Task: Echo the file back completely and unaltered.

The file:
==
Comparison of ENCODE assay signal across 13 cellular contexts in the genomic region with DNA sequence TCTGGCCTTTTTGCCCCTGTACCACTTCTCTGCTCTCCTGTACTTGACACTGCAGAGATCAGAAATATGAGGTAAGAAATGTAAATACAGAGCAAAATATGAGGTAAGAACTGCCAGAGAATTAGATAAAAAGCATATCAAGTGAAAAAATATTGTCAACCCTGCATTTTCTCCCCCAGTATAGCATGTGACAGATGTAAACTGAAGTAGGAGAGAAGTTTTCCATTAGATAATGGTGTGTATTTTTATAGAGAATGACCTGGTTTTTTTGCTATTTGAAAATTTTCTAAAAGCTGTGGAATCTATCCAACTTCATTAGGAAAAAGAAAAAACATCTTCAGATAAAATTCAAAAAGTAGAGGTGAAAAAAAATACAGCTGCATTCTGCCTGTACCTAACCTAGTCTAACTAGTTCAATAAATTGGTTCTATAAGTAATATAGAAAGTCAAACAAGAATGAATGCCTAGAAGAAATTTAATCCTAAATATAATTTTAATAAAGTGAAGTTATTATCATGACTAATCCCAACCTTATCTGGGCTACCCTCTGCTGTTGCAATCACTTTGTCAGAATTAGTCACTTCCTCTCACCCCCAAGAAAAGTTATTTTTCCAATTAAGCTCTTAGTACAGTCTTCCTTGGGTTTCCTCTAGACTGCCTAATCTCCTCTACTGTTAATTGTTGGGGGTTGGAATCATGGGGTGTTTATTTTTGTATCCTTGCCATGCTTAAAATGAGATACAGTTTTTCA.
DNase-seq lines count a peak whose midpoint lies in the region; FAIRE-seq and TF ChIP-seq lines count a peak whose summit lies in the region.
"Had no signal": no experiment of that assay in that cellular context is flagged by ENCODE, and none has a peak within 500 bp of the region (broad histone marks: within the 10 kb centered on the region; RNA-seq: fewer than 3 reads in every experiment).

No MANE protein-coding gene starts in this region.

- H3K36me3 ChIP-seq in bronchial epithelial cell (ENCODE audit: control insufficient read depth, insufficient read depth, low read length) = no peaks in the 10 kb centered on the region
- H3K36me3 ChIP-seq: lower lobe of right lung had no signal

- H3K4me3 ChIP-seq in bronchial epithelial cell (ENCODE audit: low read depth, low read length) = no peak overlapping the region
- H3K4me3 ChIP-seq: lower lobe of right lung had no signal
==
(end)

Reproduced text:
Comparison of ENCODE assay signal across 13 cellular contexts in the genomic region with DNA sequence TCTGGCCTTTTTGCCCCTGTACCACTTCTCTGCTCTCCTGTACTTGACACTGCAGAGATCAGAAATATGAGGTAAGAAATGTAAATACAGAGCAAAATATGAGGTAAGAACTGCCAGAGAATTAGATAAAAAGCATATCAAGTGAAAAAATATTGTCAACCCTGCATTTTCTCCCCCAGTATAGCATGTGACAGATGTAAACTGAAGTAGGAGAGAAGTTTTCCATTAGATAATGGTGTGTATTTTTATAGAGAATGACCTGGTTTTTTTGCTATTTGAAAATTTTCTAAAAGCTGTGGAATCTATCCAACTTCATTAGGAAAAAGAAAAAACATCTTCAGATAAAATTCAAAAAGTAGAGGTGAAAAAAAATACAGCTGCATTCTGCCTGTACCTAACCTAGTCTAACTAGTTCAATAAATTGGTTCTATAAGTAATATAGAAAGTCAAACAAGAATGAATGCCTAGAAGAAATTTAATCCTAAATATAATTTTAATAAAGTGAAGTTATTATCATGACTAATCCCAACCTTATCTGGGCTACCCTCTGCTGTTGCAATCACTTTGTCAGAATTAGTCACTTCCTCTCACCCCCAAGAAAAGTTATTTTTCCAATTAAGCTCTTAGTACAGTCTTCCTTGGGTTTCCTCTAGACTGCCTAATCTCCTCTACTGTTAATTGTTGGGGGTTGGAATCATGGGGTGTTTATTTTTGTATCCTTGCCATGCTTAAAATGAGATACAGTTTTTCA.
DNase-seq lines count a peak whose midpoint lies in the region; FAIRE-seq and TF ChIP-seq lines count a peak whose summit lies in the region.
"Had no signal": no experiment of that assay in that cellular context is flagged by ENCODE, and none has a peak within 500 bp of the region (broad histone marks: within the 10 kb centered on the region; RNA-seq: fewer than 3 reads in every experiment).

No MANE protein-coding gene starts in this region.

- H3K36me3 ChIP-seq in bronchial epithelial cell (ENCODE audit: control insufficient read depth, insufficient read depth, low read length) = no peaks in the 10 kb centered on the region
- H3K36me3 ChIP-seq: lower lobe of right lung had no signal

- H3K4me3 ChIP-seq in bronchial epithelial cell (ENCODE audit: low read depth, low read length) = no peak overlapping the region
- H3K4me3 ChIP-seq: lower lobe of right lung had no signal